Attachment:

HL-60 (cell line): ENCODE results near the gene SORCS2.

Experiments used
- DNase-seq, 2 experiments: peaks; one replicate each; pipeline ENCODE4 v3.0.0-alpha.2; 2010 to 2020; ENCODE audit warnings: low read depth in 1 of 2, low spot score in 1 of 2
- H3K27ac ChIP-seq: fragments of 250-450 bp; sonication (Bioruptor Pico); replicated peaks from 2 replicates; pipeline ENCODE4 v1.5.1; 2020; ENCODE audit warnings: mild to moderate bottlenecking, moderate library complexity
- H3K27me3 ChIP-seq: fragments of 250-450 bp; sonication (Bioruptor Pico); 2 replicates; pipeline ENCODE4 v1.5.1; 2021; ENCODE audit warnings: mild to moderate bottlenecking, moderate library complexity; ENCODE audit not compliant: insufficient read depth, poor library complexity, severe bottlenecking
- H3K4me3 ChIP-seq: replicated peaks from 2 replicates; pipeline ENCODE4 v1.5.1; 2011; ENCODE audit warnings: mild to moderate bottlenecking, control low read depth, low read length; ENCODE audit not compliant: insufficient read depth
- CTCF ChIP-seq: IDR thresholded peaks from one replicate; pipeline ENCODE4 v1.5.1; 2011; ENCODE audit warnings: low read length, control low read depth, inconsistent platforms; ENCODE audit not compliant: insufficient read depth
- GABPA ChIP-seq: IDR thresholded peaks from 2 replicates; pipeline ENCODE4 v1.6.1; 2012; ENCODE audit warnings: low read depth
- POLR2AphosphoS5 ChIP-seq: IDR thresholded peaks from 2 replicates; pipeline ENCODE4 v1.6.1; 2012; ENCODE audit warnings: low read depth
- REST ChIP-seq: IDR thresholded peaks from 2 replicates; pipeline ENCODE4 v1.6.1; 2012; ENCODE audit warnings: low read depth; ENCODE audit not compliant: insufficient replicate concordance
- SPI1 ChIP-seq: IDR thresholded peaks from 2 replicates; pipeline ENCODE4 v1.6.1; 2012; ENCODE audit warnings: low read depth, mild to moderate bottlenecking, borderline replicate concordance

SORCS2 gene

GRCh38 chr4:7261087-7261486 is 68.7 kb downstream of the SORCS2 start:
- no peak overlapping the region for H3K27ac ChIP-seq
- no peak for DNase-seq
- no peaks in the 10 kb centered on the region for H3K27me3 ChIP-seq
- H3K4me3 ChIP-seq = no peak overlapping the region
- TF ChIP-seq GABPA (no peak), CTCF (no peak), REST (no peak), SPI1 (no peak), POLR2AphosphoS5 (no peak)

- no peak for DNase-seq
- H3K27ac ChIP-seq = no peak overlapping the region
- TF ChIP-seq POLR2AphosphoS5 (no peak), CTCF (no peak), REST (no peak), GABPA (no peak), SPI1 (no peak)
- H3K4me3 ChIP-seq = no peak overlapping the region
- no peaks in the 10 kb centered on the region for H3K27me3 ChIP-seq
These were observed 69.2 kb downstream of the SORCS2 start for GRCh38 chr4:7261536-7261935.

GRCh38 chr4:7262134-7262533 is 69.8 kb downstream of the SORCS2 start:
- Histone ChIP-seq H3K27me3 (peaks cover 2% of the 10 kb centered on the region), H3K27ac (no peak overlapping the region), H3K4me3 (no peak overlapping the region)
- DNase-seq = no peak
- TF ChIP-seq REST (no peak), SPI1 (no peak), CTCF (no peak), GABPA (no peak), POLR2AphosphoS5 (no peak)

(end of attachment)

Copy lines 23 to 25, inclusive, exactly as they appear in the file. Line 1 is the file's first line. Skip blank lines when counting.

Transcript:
- no peaks in the 10 kb centered on the region for H3K27me3 ChIP-seq
These were observed 69.2 kb downstream of the SORCS2 start for GRCh38 chr4:7261536-7261935.

GRCh38 chr4:7262134-7262533 is 69.8 kb downstream of the SORCS2 start: